I don’t think I ever really got to enjoy Labor Day as it was intended. When I was working as a grad student, it was simply a day when I could park in the garage for free, just like 4th of July and the other federal holidays. In fact, federal holidays were some of the best times to get work done, because no one was on campus which made logistics of coming and going a lot easier, especially when running those 24-48 hr long experiments (there is a reason for that futon that was in my office!). Now, the only labor I was doing on Labor Day was in the kitchen, which I sometimes think is not too unlike the chemistry I was doing for grad school, haha. Cooking and chemistry have a lot in common. It amazes me sometimes how often I use my chemistry knowledge in the kitchen.
For example, I wanted to adapt this beautiful summer berry and champagne soup with floating island and caramel sauce (gosh does Ramsay come up with long titles for his dishes!) to be diabetic friendly. It sounds like a challenging feat, I know. Well, it really wasn’t that hard, it just took a bit of thought. I wanted to avoid stevia here, because stevia tends to do weird things with heat. It just isn’t that stable to be able to cook with it.
So instead, I tried a different type of sugar substitute, called erythritol – this is a sugar alcohol, from sugar, that I was able to find organic at my local natural foods store. While it does have carbs, it has 0 glycemic index. My mom wanted to see if she would react to it at all, and her blood sugar was not affected in the slightest! Apparently it has a “cooling effect”, meaning that it changes the temperature of whatever you try to dissolve it in, which can pose a problem trying to use it with more temperature-fussy things like chocolate or hard candies. In science that is called an endothermic process. However, this was only needed for meringue, which I didn’t think was going to be as finicky about any temperature issues. Since the crystals looked closer to sugar than the stevia (I know, highly precise assessment here), I thought I would give it a try. I used 1/2 cup (more than the recipe called for because this is less sweet) when making the meringue. To my surprise, the meringue totally held up, and got that same glossy sheen that you would expect when adding sugar while beating egg whites – success! It totally passed the “hold the bowl upside-down over your head” test…
The next step was to poach the meringue quenelles in vanilla and minted milk. I am not quite sure how/why this works. Everything I have been taught about meringue is that any sort of humidity can mean total and utter collapse of your meringue. And yet I think this is a pretty standard step for floating islands – as I carefully ladled simmering milk over my quenelles, they stayed completely intact! Any chemist out there want to take a stab as to why this is so? Poaching them in this fashion allowed the meringue to absorb the wonderful vanilla flavor from the simmering milk. It was wonderful.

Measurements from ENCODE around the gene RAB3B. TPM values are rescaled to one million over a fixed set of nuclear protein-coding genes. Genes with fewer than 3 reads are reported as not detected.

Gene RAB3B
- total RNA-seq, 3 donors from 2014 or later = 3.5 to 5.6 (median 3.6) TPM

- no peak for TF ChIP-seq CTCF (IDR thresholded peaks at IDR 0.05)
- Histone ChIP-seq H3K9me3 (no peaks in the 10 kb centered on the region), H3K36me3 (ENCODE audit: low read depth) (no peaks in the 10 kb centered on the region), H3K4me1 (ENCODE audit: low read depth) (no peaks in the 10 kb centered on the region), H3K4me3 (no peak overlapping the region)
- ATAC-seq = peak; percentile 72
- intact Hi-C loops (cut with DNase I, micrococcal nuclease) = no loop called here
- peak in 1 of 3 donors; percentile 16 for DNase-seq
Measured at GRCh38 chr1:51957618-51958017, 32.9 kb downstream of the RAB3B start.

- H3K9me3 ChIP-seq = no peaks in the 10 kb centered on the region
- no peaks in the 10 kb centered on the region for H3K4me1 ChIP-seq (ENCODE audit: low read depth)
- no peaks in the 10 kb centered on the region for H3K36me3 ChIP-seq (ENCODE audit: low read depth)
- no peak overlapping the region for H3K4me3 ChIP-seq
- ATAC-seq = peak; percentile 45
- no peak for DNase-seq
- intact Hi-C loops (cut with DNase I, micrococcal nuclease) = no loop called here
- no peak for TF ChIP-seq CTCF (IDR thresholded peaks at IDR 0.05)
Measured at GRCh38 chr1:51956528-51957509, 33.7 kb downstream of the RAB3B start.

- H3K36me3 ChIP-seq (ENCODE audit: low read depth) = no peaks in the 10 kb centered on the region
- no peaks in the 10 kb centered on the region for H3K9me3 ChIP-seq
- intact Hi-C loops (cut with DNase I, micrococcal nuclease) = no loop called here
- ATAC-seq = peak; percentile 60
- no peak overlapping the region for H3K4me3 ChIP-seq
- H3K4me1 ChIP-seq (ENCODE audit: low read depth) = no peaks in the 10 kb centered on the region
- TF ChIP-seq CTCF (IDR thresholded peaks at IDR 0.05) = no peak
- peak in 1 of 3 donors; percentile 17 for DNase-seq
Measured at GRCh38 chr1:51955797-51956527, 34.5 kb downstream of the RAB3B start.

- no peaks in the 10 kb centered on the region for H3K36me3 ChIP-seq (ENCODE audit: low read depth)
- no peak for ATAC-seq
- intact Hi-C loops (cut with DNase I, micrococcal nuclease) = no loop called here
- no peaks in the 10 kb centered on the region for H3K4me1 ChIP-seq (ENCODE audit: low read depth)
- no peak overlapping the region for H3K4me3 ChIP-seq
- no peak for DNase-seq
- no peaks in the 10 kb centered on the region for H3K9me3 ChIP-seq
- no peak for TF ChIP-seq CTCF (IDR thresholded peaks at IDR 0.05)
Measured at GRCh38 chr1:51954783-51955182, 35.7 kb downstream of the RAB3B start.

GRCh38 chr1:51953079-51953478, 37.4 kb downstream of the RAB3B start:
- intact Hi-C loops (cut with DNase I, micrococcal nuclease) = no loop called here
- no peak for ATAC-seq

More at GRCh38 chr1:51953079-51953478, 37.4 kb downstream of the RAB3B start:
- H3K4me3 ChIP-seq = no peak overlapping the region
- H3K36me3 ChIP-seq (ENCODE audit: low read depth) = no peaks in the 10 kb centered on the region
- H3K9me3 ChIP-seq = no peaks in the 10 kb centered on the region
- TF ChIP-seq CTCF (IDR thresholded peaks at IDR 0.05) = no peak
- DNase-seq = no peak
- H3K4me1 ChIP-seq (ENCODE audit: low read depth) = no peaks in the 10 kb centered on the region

These were served on top of the fruit soup, which is really a glorified smoothie. I used blueberries, blackberries, and raspberries because strawberries and currants were no where to be found at the farmer’s market at this time of year. Actually I have never seen currants sold here. I would love to try some one day. I noticed on the episode of the F-Word that this was featured, guests said the soup was bland. So when I made this, instead of about 2 cups of fruit, I used closer to 3.5 cups. I think this was a good idea, because the soup was definitely not lacking in flavor!
And finally, the caramel sauce – I had no idea how to convert this to be diabetic friendly, so my mom said she was happy to have the soup with the floating island and omit the sauce. Because of this, I was able to make the sauce exactly according to the recipe, though I am still a bit confused as to why Ramsay had you melt the sugar with some water. I slowly let the sugar dissolve, as suggested, and then turned up the heat to give the liquid some color. Instead of browning nicely, what happened was as the solution was bubbling away, all the water boiled away and then all the sugar precipitated out (see, there I go using chemistry terms again while cooking). I was left with dry sugar in my pot. I just don’t understand the point of initially adding the water, what was the purpose of that? No big deal, I just let the sugar melt as if that was what was supposed to happen and went from there. The sauce turned out great.
To serve, I poured in the soup, then added the quenelle (well, it was supposed to be shaped like a quenelle, but lack of the right size spoons made it a bit difficult to make as pretty) of meringue, and topped with caramel sauce for those of us that could have it. My dad decided to also enjoy a cordial of cassis with his, which you can see in the background of the pic.
Overall, my Gordon Ramsay inspired Labor Day menu was a resounding success!! Both dinner and dessert were gluten free, and adaptable to be diabetic friendly, while still being incredibly flavorful and tasty for those of us without dietary restrictions. I hope you all had an exciting and relaxing weekend filled with good food and family/friends as well!